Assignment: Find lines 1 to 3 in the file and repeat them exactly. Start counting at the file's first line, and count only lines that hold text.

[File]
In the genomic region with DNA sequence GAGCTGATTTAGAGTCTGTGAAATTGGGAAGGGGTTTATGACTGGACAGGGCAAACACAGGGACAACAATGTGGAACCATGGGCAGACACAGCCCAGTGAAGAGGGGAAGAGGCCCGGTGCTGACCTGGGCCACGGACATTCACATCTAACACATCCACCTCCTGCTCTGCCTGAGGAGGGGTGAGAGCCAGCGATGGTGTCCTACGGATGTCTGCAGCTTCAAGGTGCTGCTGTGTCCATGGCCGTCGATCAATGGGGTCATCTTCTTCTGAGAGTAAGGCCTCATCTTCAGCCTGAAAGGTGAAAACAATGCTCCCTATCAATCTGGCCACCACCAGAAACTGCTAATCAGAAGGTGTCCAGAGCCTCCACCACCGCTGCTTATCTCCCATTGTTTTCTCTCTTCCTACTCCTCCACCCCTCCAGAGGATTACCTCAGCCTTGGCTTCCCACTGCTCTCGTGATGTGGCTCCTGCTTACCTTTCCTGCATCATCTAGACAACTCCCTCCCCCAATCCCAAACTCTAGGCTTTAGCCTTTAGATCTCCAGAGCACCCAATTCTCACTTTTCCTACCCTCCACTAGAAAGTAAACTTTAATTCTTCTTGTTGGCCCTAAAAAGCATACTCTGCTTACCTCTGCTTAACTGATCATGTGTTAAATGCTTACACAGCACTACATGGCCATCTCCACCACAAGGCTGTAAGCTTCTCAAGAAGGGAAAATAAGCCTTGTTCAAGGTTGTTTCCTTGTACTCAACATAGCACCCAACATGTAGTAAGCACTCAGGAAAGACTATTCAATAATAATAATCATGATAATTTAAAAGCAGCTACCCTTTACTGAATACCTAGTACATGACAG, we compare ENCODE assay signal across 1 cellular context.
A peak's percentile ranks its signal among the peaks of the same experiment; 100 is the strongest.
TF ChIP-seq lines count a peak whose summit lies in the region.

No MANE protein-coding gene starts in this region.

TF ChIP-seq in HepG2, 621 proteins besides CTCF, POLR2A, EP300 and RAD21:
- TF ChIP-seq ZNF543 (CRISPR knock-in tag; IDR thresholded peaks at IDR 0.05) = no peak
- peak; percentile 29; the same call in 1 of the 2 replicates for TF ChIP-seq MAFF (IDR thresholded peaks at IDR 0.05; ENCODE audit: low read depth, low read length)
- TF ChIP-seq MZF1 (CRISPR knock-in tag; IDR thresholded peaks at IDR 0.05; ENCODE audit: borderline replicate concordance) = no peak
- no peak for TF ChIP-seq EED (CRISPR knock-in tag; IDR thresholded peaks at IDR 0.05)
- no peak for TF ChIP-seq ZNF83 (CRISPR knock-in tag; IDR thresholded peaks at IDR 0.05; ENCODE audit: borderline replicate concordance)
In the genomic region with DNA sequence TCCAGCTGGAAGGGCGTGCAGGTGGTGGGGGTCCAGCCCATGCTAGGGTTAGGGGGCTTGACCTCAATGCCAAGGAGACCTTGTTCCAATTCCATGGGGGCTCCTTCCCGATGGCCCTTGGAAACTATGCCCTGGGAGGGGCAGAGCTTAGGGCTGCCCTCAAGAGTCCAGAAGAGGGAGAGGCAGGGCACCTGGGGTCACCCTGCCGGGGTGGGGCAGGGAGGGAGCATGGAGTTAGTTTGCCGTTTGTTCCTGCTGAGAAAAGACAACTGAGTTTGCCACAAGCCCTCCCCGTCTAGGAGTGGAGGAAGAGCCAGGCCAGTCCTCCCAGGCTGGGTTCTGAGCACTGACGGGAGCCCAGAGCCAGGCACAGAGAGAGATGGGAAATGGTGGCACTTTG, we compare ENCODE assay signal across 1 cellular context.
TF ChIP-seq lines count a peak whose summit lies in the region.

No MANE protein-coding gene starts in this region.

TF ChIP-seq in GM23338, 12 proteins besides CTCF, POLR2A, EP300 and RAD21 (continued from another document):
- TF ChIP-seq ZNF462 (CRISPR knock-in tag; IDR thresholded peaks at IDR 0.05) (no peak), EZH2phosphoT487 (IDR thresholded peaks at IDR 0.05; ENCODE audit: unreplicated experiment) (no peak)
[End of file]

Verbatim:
In the genomic region with DNA sequence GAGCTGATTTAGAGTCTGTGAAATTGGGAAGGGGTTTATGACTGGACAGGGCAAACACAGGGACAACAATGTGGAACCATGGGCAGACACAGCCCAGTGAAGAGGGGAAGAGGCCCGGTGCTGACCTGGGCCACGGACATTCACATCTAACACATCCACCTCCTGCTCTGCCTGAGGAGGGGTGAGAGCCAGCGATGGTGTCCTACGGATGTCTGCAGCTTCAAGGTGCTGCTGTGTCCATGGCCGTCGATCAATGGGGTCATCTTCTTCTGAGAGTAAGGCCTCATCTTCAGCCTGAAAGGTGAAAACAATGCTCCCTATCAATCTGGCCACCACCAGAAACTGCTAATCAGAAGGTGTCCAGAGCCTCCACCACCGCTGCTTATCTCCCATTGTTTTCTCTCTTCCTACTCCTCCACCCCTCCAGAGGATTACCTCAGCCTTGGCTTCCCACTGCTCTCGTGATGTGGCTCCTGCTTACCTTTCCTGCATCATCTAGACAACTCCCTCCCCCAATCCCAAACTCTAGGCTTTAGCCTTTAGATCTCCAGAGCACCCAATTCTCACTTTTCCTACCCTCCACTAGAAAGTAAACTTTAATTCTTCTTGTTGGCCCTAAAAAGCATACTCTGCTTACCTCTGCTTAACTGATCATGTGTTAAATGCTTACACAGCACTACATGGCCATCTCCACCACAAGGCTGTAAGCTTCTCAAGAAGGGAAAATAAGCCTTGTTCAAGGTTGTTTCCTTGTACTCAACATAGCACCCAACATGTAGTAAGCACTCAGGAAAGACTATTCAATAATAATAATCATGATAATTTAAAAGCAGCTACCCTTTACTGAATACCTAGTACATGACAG, we compare ENCODE assay signal across 1 cellular context.
A peak's percentile ranks its signal among the peaks of the same experiment; 100 is the strongest.
TF ChIP-seq lines count a peak whose summit lies in the region.